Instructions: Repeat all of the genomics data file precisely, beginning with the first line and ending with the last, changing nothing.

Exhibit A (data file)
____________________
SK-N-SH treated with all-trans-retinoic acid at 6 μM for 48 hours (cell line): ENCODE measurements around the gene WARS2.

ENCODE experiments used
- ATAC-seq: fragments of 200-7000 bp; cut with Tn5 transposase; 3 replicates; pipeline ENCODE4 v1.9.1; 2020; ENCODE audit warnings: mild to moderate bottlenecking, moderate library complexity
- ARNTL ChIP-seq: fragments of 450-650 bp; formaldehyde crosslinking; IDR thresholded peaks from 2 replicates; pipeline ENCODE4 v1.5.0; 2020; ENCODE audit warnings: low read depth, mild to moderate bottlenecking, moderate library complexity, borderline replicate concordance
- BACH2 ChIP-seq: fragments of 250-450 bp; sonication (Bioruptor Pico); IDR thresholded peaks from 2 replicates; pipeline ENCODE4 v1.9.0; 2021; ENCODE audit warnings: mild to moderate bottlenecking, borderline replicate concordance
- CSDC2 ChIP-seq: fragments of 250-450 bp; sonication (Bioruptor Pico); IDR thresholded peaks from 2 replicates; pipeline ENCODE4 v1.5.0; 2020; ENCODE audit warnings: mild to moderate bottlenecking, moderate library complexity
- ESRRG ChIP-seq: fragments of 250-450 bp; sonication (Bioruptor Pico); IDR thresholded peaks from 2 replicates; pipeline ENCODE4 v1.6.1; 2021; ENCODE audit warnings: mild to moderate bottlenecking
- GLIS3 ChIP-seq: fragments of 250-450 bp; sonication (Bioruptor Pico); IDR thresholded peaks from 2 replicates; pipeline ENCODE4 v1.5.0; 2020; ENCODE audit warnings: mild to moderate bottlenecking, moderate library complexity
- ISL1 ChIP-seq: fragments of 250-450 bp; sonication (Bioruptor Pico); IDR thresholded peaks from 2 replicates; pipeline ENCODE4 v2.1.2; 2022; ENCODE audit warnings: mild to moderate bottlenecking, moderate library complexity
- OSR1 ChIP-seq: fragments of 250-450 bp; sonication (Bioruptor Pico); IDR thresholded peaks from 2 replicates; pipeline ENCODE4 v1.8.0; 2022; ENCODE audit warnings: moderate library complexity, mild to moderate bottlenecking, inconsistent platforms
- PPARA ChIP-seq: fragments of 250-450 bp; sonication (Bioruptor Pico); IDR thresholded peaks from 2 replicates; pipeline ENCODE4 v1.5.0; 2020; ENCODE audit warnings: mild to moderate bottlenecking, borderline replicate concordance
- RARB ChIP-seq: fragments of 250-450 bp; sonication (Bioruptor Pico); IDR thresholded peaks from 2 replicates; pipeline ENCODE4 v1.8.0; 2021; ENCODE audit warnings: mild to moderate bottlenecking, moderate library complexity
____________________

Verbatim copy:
SK-N-SH treated with all-trans-retinoic acid at 6 μM for 48 hours (cell line): ENCODE measurements around the gene WARS2.

ENCODE experiments used
- ATAC-seq: fragments of 200-7000 bp; cut with Tn5 transposase; 3 replicates; pipeline ENCODE4 v1.9.1; 2020; ENCODE audit warnings: mild to moderate bottlenecking, moderate library complexity
- ARNTL ChIP-seq: fragments of 450-650 bp; formaldehyde crosslinking; IDR thresholded peaks from 2 replicates; pipeline ENCODE4 v1.5.0; 2020; ENCODE audit warnings: low read depth, mild to moderate bottlenecking, moderate library complexity, borderline replicate concordance
- BACH2 ChIP-seq: fragments of 250-450 bp; sonication (Bioruptor Pico); IDR thresholded peaks from 2 replicates; pipeline ENCODE4 v1.9.0; 2021; ENCODE audit warnings: mild to moderate bottlenecking, borderline replicate concordance
- CSDC2 ChIP-seq: fragments of 250-450 bp; sonication (Bioruptor Pico); IDR thresholded peaks from 2 replicates; pipeline ENCODE4 v1.5.0; 2020; ENCODE audit warnings: mild to moderate bottlenecking, moderate library complexity
- ESRRG ChIP-seq: fragments of 250-450 bp; sonication (Bioruptor Pico); IDR thresholded peaks from 2 replicates; pipeline ENCODE4 v1.6.1; 2021; ENCODE audit warnings: mild to moderate bottlenecking
- GLIS3 ChIP-seq: fragments of 250-450 bp; sonication (Bioruptor Pico); IDR thresholded peaks from 2 replicates; pipeline ENCODE4 v1.5.0; 2020; ENCODE audit warnings: mild to moderate bottlenecking, moderate library complexity
- ISL1 ChIP-seq: fragments of 250-450 bp; sonication (Bioruptor Pico); IDR thresholded peaks from 2 replicates; pipeline ENCODE4 v2.1.2; 2022; ENCODE audit warnings: mild to moderate bottlenecking, moderate library complexity
- OSR1 ChIP-seq: fragments of 250-450 bp; sonication (Bioruptor Pico); IDR thresholded peaks from 2 replicates; pipeline ENCODE4 v1.8.0; 2022; ENCODE audit warnings: moderate library complexity, mild to moderate bottlenecking, inconsistent platforms
- PPARA ChIP-seq: fragments of 250-450 bp; sonication (Bioruptor Pico); IDR thresholded peaks from 2 replicates; pipeline ENCODE4 v1.5.0; 2020; ENCODE audit warnings: mild to moderate bottlenecking, borderline replicate concordance
- RARB ChIP-seq: fragments of 250-450 bp; sonication (Bioruptor Pico); IDR thresholded peaks from 2 replicates; pipeline ENCODE4 v1.8.0; 2021; ENCODE audit warnings: mild to moderate bottlenecking, moderate library complexity